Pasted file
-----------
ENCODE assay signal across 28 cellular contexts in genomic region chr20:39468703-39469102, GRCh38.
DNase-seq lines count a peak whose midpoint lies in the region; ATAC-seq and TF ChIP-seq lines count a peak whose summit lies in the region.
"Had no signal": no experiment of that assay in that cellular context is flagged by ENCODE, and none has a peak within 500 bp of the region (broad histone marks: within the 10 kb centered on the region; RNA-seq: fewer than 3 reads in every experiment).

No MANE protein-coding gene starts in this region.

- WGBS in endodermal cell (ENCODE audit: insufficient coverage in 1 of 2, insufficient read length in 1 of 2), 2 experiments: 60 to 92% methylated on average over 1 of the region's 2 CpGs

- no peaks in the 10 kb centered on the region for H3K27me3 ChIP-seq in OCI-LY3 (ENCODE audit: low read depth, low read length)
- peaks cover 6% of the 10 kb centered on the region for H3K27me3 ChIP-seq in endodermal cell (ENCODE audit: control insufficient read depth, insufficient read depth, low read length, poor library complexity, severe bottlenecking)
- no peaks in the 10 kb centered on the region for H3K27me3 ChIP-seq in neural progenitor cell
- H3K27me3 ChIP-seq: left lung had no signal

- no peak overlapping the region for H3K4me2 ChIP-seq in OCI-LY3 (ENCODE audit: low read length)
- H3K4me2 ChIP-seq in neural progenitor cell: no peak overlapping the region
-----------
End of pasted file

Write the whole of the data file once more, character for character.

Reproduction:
ENCODE assay signal across 28 cellular contexts in genomic region chr20:39468703-39469102, GRCh38.
DNase-seq lines count a peak whose midpoint lies in the region; ATAC-seq and TF ChIP-seq lines count a peak whose summit lies in the region.
"Had no signal": no experiment of that assay in that cellular context is flagged by ENCODE, and none has a peak within 500 bp of the region (broad histone marks: within the 10 kb centered on the region; RNA-seq: fewer than 3 reads in every experiment).

No MANE protein-coding gene starts in this region.

- WGBS in endodermal cell (ENCODE audit: insufficient coverage in 1 of 2, insufficient read length in 1 of 2), 2 experiments: 60 to 92% methylated on average over 1 of the region's 2 CpGs

- no peaks in the 10 kb centered on the region for H3K27me3 ChIP-seq in OCI-LY3 (ENCODE audit: low read depth, low read length)
- peaks cover 6% of the 10 kb centered on the region for H3K27me3 ChIP-seq in endodermal cell (ENCODE audit: control insufficient read depth, insufficient read depth, low read length, poor library complexity, severe bottlenecking)
- no peaks in the 10 kb centered on the region for H3K27me3 ChIP-seq in neural progenitor cell
- H3K27me3 ChIP-seq: left lung had no signal

- no peak overlapping the region for H3K4me2 ChIP-seq in OCI-LY3 (ENCODE audit: low read length)
- H3K4me2 ChIP-seq in neural progenitor cell: no peak overlapping the region